garden1.jpg  garden2.jpg

We have onion sets and seed potatoes to put in so more ground to clear and peppers and tomatoes in a week or so.

Stayed up just late enough to here the Election Exit Poll on Radio 4’s Election Night programme. It might be ten o’clock in UK but it is Midnight in Greece. As I fall in to bed, I excitedly tell Pauline the potential result. She tells me to shut up.

7th  May, 2010

Soon after 7.00 am we are up to find that the BBC TV service has a full election results and analysis still going. With a cup of breakfast tea we sit and watch the results coming in. It is only 5.30 am in UK and everyone looks vaguely tired and jaded. We sit transfixed by the results until 3.00 pm only breaking off to griddle some chicken to have with salad for lunch. I am so glad we brought a bigger, wide screen television with us. We no longer have to strain for all the tickertape information going across the screen with the election coverage


8th  May, 2010

A very hot but humid day today. At least 28C in the afternoon. We went to the seaside resort of Platy Gialos which is thronging with holiday makers in the Summer. Now it is deserted. It still has the sign welcoming us and the sunbed is waiting.

platy_gialos.jpg  summer_tree1.jpg

It was nice to get an email from Liz:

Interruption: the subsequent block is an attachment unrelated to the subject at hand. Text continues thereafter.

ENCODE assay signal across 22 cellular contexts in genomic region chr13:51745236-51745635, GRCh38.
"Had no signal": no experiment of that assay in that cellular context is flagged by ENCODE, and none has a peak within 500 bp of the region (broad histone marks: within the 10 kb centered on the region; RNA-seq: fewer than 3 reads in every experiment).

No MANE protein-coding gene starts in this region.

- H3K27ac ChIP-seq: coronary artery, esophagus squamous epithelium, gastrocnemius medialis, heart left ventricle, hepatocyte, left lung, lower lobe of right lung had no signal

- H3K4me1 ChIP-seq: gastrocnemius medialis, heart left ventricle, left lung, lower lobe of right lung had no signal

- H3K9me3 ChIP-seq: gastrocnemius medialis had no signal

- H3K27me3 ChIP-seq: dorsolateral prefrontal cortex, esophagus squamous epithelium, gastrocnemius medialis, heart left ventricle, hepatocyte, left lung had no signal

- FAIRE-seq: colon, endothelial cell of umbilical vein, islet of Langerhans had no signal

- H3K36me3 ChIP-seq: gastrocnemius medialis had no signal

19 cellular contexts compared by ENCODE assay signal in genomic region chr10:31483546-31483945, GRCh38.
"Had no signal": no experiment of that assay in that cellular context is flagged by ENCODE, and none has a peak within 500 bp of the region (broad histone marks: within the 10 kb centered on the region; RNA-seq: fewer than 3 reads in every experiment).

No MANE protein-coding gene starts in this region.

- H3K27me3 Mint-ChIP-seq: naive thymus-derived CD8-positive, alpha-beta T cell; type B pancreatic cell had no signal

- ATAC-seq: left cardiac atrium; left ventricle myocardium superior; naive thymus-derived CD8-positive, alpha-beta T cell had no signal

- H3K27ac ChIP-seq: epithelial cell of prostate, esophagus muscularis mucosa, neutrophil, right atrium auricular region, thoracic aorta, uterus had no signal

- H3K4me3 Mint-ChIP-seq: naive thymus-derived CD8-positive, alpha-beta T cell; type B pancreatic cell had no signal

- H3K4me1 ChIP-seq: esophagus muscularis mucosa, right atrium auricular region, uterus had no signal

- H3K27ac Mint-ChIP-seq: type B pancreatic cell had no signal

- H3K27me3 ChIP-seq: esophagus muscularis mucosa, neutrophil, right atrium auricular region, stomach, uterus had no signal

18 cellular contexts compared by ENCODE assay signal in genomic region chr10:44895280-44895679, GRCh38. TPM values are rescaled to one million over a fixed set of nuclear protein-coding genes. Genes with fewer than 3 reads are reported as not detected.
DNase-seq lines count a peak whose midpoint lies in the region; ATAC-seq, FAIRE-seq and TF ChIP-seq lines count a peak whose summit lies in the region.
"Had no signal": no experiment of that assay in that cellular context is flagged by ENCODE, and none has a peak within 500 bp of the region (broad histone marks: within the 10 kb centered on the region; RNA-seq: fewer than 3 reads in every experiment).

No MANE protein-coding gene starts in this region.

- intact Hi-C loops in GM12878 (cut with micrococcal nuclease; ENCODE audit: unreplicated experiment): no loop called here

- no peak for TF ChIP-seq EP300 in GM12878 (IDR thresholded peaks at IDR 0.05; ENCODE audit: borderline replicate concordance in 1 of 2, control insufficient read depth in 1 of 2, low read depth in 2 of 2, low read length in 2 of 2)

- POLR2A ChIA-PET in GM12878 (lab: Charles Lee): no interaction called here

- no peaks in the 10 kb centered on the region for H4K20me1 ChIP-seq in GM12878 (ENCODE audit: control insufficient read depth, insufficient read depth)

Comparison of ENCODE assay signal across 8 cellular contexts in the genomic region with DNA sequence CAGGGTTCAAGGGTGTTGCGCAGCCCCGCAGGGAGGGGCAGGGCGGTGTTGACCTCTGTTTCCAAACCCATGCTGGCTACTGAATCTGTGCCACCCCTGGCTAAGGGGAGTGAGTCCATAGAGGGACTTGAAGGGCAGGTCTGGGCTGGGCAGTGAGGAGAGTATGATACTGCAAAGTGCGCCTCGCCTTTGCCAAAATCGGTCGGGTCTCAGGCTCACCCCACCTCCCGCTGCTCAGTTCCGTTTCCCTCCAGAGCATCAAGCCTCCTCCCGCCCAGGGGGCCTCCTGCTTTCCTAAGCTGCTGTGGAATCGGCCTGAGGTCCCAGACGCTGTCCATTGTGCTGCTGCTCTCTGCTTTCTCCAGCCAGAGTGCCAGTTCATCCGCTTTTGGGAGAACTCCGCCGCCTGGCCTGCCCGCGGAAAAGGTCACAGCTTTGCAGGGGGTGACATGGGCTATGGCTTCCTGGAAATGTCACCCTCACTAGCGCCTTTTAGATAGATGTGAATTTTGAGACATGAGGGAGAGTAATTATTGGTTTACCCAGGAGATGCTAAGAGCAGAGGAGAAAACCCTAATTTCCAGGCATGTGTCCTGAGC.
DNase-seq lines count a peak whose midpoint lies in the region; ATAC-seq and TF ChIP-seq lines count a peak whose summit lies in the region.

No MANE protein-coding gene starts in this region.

Hope you are all ok and safe despite the riots and the happenings in Greece
Looks like a revolution looming
Will the finance collapse affect you there ?
Hope you enjoy the elections from your sunny spot
Lv and best wishes to you and Pauline x Liz

Boulis, seen below herding his sheep down past our house for milking. He will die in the field with his sheep – probably aged 108.


We are not at all worried about the value of our property in Greece. We have had it valued at more than double what it cost to build already and a new law coming in about building on beautiful islands like ours means that people will need so much land to build a simple house, few people will be able to do it. The idea is to prevent density and over building.We have already had two people express interest in our house but a year or two will put considerable premium on it.